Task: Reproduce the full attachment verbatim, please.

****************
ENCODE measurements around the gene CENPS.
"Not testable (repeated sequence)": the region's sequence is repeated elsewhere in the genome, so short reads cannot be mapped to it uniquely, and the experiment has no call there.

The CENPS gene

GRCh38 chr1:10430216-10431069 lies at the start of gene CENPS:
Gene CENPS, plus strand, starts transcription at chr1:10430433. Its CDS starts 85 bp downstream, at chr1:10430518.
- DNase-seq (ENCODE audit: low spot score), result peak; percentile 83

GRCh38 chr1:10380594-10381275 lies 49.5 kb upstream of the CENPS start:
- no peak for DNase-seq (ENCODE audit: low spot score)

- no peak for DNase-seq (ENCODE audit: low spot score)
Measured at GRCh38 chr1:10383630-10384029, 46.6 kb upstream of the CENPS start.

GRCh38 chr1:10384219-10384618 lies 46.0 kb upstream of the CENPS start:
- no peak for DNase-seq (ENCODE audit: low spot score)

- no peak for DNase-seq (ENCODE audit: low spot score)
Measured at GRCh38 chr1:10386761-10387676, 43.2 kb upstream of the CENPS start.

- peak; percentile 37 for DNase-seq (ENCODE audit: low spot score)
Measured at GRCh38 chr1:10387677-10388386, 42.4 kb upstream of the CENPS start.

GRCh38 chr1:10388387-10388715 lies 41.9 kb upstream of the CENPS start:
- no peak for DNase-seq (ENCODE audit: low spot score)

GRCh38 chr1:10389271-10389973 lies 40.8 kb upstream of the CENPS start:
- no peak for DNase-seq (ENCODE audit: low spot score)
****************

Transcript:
ENCODE measurements around the gene CENPS.
"Not testable (repeated sequence)": the region's sequence is repeated elsewhere in the genome, so short reads cannot be mapped to it uniquely, and the experiment has no call there.

The CENPS gene

GRCh38 chr1:10430216-10431069 lies at the start of gene CENPS:
Gene CENPS, plus strand, starts transcription at chr1:10430433. Its CDS starts 85 bp downstream, at chr1:10430518.
- DNase-seq (ENCODE audit: low spot score), result peak; percentile 83

GRCh38 chr1:10380594-10381275 lies 49.5 kb upstream of the CENPS start:
- no peak for DNase-seq (ENCODE audit: low spot score)

- no peak for DNase-seq (ENCODE audit: low spot score)
Measured at GRCh38 chr1:10383630-10384029, 46.6 kb upstream of the CENPS start.

GRCh38 chr1:10384219-10384618 lies 46.0 kb upstream of the CENPS start:
- no peak for DNase-seq (ENCODE audit: low spot score)

- no peak for DNase-seq (ENCODE audit: low spot score)
Measured at GRCh38 chr1:10386761-10387676, 43.2 kb upstream of the CENPS start.

- peak; percentile 37 for DNase-seq (ENCODE audit: low spot score)
Measured at GRCh38 chr1:10387677-10388386, 42.4 kb upstream of the CENPS start.

GRCh38 chr1:10388387-10388715 lies 41.9 kb upstream of the CENPS start:
- no peak for DNase-seq (ENCODE audit: low spot score)

GRCh38 chr1:10389271-10389973 lies 40.8 kb upstream of the CENPS start:
- no peak for DNase-seq (ENCODE audit: low spot score)